- EU will open in-depth review into Baker Hughes deal by Jan. 12
- Companies had until midnight Tuesday to give remedies to EU
Halliburton Co. passed on a chance to offer early concessions to European Union regulators, meaning it will probably face a protracted antitrust review of its plan to buy oil services rival Baker Hughes Inc. for $26 billion.
Halliburton had until midnight Tuesday to propose remedies to the European Commission in Brussels but passed up the opportunity, according to the regulator’s press office. The EU will probably open an in-depth investigation into competition concerns by Jan. 12, the regulator’s cut-off for an early ruling.
The commission’s review will add to the intense scrutiny of the merger from regulators across the world. The U.S. Justice Department told the world’s No. 2 and No. 3 oil service companies that officials aren’t satisfied with Halliburton’s proposals for eradicating competition concerns related to the deal. The companies countered that their package of asset sales is “more than sufficient” to address competition worries.
Extending the probe would push the EU’s final deadline for a decision into May, beyond the companies’ self-imposed April 30 date to close the deal. While the commission seldom waits until the last minute, the timing puts pressure on Halliburton to build a package of commitments that convinces the EU to give its blessing.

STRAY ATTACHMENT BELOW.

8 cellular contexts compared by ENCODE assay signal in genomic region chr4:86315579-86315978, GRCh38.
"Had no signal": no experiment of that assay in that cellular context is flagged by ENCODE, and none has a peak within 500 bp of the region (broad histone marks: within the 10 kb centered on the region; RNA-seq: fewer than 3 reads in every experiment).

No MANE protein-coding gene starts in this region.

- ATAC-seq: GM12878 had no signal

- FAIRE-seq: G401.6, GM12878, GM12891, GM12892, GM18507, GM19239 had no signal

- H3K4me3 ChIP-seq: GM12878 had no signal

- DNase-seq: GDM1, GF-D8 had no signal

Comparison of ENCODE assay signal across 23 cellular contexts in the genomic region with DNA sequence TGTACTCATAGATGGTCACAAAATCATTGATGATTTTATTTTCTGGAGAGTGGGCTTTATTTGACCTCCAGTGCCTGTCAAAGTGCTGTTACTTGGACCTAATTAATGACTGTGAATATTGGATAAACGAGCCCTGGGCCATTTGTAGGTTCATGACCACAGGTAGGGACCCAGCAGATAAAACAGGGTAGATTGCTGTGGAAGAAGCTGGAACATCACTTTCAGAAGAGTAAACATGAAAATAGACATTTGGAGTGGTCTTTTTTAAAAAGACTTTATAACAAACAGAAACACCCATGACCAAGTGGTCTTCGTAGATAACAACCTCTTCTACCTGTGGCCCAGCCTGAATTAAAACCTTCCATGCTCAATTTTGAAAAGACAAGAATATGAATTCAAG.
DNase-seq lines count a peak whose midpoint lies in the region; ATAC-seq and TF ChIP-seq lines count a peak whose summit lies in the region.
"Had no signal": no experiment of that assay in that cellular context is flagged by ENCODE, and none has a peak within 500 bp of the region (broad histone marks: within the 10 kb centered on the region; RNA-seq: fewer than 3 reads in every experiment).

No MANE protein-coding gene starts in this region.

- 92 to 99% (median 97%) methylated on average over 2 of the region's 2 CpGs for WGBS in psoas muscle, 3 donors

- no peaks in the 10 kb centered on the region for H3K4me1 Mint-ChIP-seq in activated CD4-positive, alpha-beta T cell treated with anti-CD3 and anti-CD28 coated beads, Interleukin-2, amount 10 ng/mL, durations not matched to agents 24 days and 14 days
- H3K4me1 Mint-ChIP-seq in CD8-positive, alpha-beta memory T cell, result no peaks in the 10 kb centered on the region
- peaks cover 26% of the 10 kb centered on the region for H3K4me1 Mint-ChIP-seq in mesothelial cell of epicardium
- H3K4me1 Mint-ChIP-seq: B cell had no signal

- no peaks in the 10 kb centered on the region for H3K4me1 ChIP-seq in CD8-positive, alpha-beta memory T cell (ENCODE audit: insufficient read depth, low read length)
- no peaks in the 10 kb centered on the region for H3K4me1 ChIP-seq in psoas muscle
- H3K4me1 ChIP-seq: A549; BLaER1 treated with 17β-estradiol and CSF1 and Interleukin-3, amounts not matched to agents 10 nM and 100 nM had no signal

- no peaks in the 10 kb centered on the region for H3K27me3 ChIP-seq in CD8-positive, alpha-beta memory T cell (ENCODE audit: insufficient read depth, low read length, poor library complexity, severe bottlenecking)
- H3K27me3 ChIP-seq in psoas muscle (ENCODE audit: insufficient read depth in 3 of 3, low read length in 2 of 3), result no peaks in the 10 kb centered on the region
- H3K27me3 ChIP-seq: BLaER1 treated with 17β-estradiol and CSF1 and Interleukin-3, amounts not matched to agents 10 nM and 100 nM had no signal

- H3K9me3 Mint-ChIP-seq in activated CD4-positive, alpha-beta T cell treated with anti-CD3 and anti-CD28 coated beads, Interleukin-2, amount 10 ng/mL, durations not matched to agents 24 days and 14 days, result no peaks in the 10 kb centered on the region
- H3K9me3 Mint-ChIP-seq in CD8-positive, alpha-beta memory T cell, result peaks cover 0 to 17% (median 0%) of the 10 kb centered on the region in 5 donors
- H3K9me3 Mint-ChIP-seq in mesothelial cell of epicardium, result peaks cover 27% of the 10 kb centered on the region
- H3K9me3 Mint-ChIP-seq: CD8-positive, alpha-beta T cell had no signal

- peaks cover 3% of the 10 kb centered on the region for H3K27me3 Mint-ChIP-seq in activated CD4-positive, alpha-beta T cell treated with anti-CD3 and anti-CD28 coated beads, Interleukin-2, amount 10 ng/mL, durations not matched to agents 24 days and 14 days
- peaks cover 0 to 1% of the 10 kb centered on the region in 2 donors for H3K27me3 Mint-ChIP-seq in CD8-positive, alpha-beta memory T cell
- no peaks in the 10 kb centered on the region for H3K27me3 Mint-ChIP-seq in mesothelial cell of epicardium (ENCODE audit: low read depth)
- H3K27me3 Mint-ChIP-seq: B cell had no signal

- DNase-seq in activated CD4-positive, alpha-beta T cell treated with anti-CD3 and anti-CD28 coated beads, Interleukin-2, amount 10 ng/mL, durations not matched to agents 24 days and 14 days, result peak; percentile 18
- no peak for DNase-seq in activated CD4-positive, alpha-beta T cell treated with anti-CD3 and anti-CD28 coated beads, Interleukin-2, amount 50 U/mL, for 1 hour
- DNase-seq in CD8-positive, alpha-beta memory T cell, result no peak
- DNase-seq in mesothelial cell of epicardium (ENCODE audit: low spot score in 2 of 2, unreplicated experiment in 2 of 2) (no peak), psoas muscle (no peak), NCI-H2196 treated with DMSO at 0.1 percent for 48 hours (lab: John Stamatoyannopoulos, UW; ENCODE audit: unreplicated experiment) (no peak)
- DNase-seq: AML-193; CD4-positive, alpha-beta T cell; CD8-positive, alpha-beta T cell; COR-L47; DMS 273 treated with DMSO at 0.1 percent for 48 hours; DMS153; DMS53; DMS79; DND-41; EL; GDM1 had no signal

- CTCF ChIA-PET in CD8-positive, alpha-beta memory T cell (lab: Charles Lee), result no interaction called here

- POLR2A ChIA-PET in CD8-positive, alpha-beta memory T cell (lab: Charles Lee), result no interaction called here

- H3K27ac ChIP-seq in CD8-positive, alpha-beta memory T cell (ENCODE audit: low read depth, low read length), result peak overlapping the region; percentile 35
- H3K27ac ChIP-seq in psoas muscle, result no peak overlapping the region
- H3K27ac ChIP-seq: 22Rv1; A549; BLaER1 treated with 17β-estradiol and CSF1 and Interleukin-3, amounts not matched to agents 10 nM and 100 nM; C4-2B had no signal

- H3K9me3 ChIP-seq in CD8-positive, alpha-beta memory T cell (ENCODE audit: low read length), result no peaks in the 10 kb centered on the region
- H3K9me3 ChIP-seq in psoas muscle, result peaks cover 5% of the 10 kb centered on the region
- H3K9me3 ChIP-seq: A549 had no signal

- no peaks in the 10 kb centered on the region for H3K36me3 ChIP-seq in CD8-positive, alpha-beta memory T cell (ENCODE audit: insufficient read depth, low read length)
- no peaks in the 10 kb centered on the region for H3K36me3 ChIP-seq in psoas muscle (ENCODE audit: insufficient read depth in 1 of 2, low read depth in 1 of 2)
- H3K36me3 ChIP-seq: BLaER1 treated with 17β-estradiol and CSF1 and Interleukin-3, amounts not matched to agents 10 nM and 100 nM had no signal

Halliburton and Baker Hughes declined to immediately comment.
Baker Hughes shares fell by as much as 3.7 percent to $44.23 in New York. The shares closed at a two-year low of $42.78 on Dec. 18, and have lost 36 percent since last May.
In-depth probes are standard for deals that would significantly cut the number of players in a market or where there are overlapping activities, especially in complex industries.
Halliburton announced an agreement to buy Baker Hughes in November 2014 to compete with industry leader Schlumberger Ltd. by achieving scale and building a better technology portfolio in a market where the ability to innovate is increasingly critical for success. At that time, Halliburton said it planned to divest assets that generate as much as $7.5 billion in annual revenue to win antitrust approval.